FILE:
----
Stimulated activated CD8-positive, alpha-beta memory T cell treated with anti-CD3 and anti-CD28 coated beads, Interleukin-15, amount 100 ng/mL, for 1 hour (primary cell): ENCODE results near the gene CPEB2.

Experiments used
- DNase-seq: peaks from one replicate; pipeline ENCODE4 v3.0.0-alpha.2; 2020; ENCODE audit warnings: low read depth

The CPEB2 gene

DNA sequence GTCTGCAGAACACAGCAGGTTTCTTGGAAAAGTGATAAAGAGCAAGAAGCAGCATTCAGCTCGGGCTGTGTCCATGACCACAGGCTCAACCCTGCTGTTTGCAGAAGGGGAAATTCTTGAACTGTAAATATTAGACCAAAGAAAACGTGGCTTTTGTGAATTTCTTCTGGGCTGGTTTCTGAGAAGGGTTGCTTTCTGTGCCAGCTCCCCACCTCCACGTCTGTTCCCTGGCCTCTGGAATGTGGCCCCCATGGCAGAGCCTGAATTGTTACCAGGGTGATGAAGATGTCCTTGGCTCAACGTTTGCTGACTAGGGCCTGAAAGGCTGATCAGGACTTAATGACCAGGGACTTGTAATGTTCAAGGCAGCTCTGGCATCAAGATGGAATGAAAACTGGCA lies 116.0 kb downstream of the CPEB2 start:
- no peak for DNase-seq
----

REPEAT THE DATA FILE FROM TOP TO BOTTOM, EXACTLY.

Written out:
Stimulated activated CD8-positive, alpha-beta memory T cell treated with anti-CD3 and anti-CD28 coated beads, Interleukin-15, amount 100 ng/mL, for 1 hour (primary cell): ENCODE results near the gene CPEB2.

Experiments used
- DNase-seq: peaks from one replicate; pipeline ENCODE4 v3.0.0-alpha.2; 2020; ENCODE audit warnings: low read depth

The CPEB2 gene

DNA sequence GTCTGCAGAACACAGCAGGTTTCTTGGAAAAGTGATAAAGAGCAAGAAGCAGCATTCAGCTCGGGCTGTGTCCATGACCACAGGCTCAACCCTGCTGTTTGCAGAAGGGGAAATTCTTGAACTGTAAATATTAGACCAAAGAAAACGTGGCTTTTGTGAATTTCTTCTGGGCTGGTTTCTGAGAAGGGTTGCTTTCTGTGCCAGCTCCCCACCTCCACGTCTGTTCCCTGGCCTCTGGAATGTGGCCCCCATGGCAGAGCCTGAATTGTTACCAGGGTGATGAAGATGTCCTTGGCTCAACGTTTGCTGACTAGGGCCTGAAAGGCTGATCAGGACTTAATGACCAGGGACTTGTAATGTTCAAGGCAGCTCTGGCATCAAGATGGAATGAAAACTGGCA lies 116.0 kb downstream of the CPEB2 start:
- no peak for DNase-seq